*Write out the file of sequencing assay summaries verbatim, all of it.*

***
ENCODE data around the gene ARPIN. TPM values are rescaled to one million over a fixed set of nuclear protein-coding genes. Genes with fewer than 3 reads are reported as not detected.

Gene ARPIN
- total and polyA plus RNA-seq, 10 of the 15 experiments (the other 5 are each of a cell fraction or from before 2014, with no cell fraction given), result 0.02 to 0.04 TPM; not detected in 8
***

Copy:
ENCODE data around the gene ARPIN. TPM values are rescaled to one million over a fixed set of nuclear protein-coding genes. Genes with fewer than 3 reads are reported as not detected.

Gene ARPIN
- total and polyA plus RNA-seq, 10 of the 15 experiments (the other 5 are each of a cell fraction or from before 2014, with no cell fraction given), result 0.02 to 0.04 TPM; not detected in 8